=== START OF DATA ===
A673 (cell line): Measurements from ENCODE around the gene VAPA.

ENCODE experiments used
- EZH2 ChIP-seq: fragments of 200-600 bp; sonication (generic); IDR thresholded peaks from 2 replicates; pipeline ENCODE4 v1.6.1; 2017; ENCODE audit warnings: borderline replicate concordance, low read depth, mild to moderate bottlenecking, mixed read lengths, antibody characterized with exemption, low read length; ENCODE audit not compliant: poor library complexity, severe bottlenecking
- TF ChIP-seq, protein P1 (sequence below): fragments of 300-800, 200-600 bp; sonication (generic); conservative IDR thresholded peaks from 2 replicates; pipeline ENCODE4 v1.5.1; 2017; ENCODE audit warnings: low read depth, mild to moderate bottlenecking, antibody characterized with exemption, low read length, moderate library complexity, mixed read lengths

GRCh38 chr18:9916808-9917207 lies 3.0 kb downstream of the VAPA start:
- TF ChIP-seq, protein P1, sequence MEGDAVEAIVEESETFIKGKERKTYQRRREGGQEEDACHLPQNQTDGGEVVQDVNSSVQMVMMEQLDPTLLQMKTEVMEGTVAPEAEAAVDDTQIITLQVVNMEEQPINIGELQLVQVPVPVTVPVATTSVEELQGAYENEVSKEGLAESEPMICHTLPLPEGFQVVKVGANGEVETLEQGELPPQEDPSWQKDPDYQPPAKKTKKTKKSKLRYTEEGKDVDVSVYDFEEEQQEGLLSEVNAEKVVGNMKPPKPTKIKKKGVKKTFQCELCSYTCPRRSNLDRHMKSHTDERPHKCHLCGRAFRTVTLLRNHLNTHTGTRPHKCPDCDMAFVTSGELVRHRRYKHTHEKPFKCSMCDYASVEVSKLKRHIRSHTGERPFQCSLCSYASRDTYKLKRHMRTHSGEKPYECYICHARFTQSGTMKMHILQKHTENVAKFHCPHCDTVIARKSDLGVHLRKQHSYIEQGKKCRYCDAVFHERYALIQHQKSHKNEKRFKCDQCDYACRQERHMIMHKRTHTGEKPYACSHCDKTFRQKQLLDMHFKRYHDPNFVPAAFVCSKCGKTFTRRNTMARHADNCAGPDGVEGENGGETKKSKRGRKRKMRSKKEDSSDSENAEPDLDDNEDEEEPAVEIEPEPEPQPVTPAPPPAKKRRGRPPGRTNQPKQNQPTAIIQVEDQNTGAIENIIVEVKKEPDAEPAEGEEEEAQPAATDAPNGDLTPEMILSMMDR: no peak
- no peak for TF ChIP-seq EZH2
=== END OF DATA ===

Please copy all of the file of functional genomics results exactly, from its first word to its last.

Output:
A673 (cell line): Measurements from ENCODE around the gene VAPA.

ENCODE experiments used
- EZH2 ChIP-seq: fragments of 200-600 bp; sonication (generic); IDR thresholded peaks from 2 replicates; pipeline ENCODE4 v1.6.1; 2017; ENCODE audit warnings: borderline replicate concordance, low read depth, mild to moderate bottlenecking, mixed read lengths, antibody characterized with exemption, low read length; ENCODE audit not compliant: poor library complexity, severe bottlenecking
- TF ChIP-seq, protein P1 (sequence below): fragments of 300-800, 200-600 bp; sonication (generic); conservative IDR thresholded peaks from 2 replicates; pipeline ENCODE4 v1.5.1; 2017; ENCODE audit warnings: low read depth, mild to moderate bottlenecking, antibody characterized with exemption, low read length, moderate library complexity, mixed read lengths

GRCh38 chr18:9916808-9917207 lies 3.0 kb downstream of the VAPA start:
- TF ChIP-seq, protein P1, sequence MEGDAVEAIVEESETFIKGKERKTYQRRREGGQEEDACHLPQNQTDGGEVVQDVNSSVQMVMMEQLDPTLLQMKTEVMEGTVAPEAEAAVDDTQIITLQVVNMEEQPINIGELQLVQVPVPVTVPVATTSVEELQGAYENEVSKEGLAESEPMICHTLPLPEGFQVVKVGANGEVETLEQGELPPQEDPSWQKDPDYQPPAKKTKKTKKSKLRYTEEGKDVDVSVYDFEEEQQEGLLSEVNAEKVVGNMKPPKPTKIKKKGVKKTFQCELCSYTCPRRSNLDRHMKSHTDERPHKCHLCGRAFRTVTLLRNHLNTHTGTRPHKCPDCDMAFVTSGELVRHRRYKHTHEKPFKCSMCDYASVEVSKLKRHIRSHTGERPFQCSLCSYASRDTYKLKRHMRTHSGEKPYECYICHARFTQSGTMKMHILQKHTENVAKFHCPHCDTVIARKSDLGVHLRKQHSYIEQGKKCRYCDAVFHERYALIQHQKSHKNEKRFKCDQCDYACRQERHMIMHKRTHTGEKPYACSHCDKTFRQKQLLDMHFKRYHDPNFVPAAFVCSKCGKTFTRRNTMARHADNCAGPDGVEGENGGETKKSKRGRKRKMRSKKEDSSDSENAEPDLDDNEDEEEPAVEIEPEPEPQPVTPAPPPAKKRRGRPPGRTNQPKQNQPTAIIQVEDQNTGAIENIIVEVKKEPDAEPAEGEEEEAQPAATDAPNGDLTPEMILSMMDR: no peak
- no peak for TF ChIP-seq EZH2